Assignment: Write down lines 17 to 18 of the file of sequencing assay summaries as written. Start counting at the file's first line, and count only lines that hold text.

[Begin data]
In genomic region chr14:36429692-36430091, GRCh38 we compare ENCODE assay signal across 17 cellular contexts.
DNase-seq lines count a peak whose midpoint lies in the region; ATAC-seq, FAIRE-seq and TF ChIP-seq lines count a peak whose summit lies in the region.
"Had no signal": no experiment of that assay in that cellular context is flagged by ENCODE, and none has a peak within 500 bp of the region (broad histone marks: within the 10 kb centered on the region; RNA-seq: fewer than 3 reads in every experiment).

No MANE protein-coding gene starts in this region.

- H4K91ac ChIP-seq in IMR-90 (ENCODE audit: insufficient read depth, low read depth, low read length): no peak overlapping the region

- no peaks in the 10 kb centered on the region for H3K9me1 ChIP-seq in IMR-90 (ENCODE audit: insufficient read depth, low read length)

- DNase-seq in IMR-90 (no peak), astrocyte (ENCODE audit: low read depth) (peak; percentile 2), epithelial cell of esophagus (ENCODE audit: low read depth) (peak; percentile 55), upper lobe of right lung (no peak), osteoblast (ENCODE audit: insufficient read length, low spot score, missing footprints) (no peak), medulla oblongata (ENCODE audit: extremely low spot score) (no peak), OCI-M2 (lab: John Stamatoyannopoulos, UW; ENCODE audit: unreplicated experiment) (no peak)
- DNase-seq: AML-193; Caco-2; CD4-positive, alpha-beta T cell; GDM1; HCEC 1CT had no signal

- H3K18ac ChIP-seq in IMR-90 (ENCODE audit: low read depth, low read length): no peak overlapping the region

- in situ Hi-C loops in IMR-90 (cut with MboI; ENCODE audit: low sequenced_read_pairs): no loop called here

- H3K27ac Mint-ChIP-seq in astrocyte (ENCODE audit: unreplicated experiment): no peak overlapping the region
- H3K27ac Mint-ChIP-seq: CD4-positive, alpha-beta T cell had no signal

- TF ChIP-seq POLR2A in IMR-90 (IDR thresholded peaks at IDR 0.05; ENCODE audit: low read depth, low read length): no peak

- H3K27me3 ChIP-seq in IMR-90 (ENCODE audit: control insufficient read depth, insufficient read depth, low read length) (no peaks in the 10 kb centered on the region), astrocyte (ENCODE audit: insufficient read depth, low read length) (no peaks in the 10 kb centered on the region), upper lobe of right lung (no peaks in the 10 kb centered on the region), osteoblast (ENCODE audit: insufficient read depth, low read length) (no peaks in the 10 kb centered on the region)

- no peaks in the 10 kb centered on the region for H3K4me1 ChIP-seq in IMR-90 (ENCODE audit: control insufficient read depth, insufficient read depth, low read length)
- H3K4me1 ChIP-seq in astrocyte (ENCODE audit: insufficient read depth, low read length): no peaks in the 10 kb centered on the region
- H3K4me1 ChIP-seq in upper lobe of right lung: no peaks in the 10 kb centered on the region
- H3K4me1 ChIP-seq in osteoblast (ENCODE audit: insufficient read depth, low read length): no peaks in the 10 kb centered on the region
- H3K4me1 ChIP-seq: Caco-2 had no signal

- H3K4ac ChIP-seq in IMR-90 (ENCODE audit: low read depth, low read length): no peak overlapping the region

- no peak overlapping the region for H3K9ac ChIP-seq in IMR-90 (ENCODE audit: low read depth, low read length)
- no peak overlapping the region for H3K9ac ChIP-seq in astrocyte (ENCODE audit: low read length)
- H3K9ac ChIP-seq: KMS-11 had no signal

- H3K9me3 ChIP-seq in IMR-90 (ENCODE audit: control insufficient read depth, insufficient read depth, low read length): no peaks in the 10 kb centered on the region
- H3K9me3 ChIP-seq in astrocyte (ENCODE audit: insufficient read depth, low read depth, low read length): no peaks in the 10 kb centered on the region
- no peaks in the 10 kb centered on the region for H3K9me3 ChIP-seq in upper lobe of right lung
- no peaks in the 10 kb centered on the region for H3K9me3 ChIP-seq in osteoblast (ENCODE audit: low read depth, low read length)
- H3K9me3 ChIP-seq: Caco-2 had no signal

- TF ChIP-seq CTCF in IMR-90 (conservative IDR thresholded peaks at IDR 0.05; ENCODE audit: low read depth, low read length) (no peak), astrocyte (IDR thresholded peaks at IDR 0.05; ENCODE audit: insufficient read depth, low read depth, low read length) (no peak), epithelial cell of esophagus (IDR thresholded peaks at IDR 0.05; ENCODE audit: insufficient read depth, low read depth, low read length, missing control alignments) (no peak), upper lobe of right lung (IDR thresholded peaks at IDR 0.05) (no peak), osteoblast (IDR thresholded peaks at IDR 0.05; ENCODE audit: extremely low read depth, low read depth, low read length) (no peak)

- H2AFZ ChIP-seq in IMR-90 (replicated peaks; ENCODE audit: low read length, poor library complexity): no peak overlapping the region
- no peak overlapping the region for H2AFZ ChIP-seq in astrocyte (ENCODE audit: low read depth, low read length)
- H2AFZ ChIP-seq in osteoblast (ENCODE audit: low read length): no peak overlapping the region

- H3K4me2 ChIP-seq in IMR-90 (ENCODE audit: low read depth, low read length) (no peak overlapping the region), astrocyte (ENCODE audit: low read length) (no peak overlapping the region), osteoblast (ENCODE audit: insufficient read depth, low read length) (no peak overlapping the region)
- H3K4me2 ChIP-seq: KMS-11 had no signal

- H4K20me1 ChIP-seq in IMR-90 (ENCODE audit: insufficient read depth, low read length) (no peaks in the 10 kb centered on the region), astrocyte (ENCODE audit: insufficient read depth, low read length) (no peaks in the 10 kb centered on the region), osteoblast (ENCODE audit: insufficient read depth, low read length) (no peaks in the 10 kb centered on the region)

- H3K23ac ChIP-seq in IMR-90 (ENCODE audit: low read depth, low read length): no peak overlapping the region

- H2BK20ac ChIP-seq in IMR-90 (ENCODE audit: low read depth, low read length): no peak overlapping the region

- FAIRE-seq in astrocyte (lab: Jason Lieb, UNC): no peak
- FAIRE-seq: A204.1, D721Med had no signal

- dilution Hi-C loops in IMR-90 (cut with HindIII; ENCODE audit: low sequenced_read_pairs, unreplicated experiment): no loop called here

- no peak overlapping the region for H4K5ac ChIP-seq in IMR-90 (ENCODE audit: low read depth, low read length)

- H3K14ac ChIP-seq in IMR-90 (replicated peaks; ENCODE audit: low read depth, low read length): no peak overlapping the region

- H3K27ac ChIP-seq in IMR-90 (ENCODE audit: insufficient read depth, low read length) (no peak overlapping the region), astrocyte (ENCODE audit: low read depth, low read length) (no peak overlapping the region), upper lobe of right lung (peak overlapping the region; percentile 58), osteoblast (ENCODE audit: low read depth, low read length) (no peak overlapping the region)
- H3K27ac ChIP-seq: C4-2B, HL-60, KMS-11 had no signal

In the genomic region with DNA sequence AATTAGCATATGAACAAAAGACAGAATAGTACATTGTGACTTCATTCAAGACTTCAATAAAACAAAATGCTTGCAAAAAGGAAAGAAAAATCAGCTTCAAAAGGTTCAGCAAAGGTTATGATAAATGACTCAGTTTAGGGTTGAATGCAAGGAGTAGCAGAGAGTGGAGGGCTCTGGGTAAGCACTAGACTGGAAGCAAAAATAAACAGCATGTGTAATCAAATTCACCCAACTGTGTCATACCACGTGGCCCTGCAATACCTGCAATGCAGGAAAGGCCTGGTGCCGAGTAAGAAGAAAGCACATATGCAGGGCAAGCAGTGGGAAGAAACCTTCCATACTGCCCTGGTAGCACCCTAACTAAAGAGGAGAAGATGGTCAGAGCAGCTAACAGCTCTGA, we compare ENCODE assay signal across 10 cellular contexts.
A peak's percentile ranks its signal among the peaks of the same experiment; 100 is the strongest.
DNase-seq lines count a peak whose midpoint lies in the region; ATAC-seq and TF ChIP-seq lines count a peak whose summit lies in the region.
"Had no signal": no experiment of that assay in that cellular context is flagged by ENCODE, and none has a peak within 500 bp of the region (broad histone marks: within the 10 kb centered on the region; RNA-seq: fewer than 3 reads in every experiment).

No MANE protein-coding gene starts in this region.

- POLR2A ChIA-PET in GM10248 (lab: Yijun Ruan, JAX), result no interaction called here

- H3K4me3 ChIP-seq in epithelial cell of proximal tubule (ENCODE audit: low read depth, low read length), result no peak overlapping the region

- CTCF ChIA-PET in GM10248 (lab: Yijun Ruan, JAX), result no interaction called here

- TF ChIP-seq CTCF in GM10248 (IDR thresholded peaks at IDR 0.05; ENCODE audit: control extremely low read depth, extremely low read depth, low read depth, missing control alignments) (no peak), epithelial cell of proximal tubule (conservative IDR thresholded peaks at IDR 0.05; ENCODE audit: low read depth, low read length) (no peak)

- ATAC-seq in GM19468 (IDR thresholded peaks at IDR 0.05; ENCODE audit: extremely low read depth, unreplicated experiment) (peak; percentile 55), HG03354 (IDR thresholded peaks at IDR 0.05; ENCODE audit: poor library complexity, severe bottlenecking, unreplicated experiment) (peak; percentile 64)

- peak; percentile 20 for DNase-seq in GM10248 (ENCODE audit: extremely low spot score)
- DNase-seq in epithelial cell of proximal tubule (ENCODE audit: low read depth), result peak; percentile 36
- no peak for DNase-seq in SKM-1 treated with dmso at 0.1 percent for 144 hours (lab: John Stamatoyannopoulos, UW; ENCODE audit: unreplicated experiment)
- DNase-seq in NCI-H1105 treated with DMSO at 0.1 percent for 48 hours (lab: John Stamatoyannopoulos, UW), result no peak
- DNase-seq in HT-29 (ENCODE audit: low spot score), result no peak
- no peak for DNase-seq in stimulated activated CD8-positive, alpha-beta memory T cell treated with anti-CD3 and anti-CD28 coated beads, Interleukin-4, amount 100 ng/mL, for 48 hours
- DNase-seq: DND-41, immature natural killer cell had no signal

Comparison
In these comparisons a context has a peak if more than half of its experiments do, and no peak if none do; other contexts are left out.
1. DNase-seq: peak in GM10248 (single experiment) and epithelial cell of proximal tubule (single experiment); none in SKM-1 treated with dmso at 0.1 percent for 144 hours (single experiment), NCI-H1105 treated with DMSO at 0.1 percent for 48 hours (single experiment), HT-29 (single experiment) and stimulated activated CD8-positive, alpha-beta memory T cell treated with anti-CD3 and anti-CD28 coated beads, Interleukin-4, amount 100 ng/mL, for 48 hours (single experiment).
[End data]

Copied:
- H3K4me1 ChIP-seq in upper lobe of right lung: no peaks in the 10 kb centered on the region
- H3K4me1 ChIP-seq in osteoblast (ENCODE audit: insufficient read depth, low read length): no peaks in the 10 kb centered on the region